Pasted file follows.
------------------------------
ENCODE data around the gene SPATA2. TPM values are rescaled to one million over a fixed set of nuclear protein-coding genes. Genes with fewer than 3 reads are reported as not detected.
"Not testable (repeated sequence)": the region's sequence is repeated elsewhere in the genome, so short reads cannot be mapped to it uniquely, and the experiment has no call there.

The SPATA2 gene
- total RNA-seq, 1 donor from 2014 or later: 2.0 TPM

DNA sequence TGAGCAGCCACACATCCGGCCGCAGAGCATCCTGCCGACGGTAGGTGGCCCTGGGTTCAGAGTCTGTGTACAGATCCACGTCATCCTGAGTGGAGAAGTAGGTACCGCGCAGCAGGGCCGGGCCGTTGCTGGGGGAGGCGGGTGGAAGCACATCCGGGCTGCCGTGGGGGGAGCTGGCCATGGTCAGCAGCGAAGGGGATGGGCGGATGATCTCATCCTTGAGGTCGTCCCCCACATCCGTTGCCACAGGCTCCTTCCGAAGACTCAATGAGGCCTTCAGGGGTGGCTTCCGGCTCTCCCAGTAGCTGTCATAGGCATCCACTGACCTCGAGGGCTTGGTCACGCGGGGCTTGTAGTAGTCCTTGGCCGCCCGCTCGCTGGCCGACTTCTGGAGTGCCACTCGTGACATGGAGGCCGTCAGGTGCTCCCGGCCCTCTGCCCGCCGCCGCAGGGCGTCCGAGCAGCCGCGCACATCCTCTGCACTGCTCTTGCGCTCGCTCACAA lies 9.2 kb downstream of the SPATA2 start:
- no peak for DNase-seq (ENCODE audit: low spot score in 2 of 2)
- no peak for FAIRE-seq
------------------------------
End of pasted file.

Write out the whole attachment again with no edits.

ENCODE data around the gene SPATA2. TPM values are rescaled to one million over a fixed set of nuclear protein-coding genes. Genes with fewer than 3 reads are reported as not detected.
"Not testable (repeated sequence)": the region's sequence is repeated elsewhere in the genome, so short reads cannot be mapped to it uniquely, and the experiment has no call there.

The SPATA2 gene
- total RNA-seq, 1 donor from 2014 or later: 2.0 TPM

DNA sequence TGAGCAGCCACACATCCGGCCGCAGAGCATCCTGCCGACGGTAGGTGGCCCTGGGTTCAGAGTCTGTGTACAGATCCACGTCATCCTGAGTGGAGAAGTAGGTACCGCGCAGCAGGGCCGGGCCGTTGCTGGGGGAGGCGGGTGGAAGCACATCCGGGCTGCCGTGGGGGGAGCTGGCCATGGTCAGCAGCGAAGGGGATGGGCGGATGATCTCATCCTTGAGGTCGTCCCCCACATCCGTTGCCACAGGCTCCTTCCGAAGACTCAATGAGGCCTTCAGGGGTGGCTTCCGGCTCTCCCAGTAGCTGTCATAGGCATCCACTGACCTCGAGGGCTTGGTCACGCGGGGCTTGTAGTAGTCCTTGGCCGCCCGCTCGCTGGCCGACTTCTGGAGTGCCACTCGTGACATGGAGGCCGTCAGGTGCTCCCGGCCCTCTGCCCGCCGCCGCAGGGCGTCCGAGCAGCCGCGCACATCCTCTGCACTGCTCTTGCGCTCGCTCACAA lies 9.2 kb downstream of the SPATA2 start:
- no peak for DNase-seq (ENCODE audit: low spot score in 2 of 2)
- no peak for FAIRE-seq